The "free" in free speech

(This is a response to Shashi Tharoor’s article, which appeared in the Deccan Herald today. Other links of interest: the India Ink round-up of censorship in the country, and the NYT India blog post that reported Union Telecom minister Kapil Sibal’s attempt to ask for “pre-screening” of certain social media sites. All views expressed in this post are strictly personal.)

Shashi Tharoor begins by saying, “The controversy over the government’s alleged desire to censor Facebook, Twitter and other leading lights of the social media has obscured some genuine and urgent questions we need to address about free speech in our society.”

Tharoor is a writer I used to respect; his Great Indian Novel is one of the staples in my library, but his years as a diplomat and the UN haven’t made him much of a free speech advocate. He’s been notably silent on most of the urgent free speech and censorship debates of the last five years, and this video of a debate between him and Christopher Hitchens is fairly representative of his position on free speech–he advocates limitations on free speech, especially in the face of threats of violence. Tharoor has a great deal of credibility as a writer, but it should be noted that his views on censorship are not necessarily shared by most other writers and artists.

The problem arose when the New York Times reported on Monday that our Kapil Sibal, had called in senior social media executives from Facebook, Microsoft, Google and Yahoo and allegedly asked them to “prescreen user content from India and to remove disparaging, inflammatory or defamatory content before it goes online”.

Such a request inevitably sparked off a firestorm of Internet protest against the minister, without waiting to hear his side of the story.

Is there ever a case where a minister’s attempt to ask companies to turn censor, screening and shutting down content for offensiveness according to guidelines that are not transparent and not released to the public, would be considered acceptable democratic practice? The minister made no attempt to bring the issue up for public debate, and that is also what’s sparked widespread indignation and protest–it’s censorship through the back door. The complaint that the minister’s side of the story was not heard belies the fact that Sibal didn’t want to make his attempts to pre-screen Internet content public!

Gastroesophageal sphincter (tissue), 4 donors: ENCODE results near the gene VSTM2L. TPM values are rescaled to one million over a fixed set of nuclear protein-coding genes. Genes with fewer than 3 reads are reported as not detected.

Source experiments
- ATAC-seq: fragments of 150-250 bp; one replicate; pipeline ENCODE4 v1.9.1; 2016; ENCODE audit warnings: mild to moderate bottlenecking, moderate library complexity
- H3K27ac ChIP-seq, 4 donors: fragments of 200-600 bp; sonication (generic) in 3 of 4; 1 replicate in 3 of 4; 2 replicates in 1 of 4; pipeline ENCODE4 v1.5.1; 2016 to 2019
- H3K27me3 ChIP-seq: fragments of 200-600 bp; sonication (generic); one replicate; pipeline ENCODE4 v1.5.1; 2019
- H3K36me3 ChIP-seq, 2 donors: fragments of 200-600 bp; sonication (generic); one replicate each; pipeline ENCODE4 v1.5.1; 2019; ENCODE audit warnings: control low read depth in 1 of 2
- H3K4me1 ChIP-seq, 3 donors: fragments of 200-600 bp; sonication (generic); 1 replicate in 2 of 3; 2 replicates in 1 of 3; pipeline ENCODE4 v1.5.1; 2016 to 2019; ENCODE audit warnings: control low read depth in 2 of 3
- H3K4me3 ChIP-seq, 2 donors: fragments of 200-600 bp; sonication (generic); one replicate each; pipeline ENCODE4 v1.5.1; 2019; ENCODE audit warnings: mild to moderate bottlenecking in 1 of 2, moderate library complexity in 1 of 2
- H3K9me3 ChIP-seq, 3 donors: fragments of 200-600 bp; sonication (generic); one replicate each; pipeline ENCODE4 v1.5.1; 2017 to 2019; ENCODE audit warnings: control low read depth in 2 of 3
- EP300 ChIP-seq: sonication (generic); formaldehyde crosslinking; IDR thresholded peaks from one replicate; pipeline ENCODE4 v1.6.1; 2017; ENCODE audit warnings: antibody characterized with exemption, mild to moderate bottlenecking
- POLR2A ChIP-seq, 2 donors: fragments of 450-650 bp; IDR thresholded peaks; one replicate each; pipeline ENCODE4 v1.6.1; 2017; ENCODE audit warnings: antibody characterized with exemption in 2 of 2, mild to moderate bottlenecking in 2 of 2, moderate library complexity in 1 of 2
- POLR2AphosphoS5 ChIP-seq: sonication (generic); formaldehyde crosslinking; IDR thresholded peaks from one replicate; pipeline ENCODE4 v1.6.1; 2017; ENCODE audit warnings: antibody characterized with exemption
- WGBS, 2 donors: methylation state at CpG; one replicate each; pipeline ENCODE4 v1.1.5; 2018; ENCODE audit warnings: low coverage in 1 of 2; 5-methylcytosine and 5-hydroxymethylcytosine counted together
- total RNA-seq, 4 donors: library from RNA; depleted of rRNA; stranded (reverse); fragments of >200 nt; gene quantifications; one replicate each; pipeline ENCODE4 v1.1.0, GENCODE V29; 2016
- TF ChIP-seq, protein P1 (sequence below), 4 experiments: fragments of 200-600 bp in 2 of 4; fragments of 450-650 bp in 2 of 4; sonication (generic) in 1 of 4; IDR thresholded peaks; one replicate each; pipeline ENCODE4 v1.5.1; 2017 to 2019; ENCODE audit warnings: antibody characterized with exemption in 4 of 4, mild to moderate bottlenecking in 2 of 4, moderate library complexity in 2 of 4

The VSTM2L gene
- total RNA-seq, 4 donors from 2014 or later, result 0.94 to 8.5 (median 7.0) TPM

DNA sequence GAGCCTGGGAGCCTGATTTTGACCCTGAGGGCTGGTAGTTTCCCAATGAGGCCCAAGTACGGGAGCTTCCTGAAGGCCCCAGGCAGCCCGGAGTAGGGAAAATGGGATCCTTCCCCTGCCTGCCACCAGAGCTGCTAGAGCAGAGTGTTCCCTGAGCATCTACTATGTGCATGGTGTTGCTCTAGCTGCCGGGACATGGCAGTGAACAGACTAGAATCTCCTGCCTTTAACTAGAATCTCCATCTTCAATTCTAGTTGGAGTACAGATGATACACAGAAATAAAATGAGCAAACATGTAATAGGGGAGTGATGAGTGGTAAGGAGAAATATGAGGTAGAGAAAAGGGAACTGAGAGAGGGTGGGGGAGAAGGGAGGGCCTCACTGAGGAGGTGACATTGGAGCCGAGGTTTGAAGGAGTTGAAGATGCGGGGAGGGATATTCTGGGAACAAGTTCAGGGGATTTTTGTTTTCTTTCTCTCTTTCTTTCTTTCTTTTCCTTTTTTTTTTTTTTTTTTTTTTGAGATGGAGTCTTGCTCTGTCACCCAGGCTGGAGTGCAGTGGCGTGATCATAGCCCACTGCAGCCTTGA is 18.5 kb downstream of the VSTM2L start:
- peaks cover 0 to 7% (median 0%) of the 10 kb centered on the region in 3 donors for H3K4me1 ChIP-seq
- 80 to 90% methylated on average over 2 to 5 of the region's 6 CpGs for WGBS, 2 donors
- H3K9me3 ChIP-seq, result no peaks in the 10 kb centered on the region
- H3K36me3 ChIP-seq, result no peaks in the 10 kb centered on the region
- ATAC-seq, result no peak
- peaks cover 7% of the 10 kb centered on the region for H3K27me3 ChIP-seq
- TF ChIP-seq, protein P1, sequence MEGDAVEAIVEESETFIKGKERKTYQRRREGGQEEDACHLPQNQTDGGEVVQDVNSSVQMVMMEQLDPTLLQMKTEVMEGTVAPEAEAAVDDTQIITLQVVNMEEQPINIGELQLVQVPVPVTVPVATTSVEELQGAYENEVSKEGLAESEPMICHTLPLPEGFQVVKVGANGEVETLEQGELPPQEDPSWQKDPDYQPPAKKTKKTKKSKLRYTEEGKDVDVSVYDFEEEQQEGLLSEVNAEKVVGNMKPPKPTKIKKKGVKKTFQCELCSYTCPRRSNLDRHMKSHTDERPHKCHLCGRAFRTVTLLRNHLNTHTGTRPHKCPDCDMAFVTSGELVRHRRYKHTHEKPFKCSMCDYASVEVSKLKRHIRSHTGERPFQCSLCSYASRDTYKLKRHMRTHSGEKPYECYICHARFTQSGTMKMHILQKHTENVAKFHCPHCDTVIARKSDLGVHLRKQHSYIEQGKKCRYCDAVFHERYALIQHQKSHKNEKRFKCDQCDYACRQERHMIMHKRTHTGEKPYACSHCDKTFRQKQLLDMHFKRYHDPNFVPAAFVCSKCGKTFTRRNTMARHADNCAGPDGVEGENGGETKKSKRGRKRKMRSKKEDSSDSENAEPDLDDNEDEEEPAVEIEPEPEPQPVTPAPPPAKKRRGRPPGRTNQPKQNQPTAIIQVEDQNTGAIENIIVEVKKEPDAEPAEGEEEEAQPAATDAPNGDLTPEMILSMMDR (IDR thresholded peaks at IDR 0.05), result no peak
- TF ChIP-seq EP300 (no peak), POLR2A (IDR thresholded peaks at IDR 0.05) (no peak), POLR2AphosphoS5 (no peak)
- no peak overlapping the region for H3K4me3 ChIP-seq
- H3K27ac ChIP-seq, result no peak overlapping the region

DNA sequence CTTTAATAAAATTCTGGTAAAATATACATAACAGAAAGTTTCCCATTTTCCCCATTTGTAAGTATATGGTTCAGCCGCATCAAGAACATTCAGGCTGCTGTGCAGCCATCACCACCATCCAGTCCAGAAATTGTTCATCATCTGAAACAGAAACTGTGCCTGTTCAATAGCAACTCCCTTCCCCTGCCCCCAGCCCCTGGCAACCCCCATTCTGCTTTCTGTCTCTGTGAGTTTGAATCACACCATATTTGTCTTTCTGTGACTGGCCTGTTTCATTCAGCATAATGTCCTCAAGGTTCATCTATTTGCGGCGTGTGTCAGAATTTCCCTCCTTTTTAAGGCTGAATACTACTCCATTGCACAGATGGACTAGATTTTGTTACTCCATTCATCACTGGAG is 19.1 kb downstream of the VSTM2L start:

But — and free speech advocates hate that “but”! — every society recognises some sensible restraints on how free speech is exercised. Those restraints almost always relate to the collectivity; they arise when the freedom of the individual to say what he wants causes more harm to more people in society than restricting his freedom would.

This is the start of a somewhat specious argument, where Mr Tharoor ignores the fact that the Indian Constitution has already placed restrictions on free speech and expression, in Article 19 (2). These restrictions have often been debated, and should be open to debate in any democracy. The apparent reasonableness of the “harm” argument has also, in the Indian context, often been used to remove expressions of political dissent. Behind Mr Sibal’s original attempt to ask for pre-censorship, said the first news reports, was the discovery of a page that made offensive comments about Ms Sonia Gandhi.

Since societies vary in their cultural&political traditions, the boundaries vary from place to place. Free speech absolutists tend to say that freedom is a universal right that must not be abridged.

Just an aside: please note the way “free speech advocates” has changed in this paragraph to “free speech absolutists”. This also ignores the fact that most advocates of free speech have already considered, and accepted, exceptions to free speech covered under the harm principle.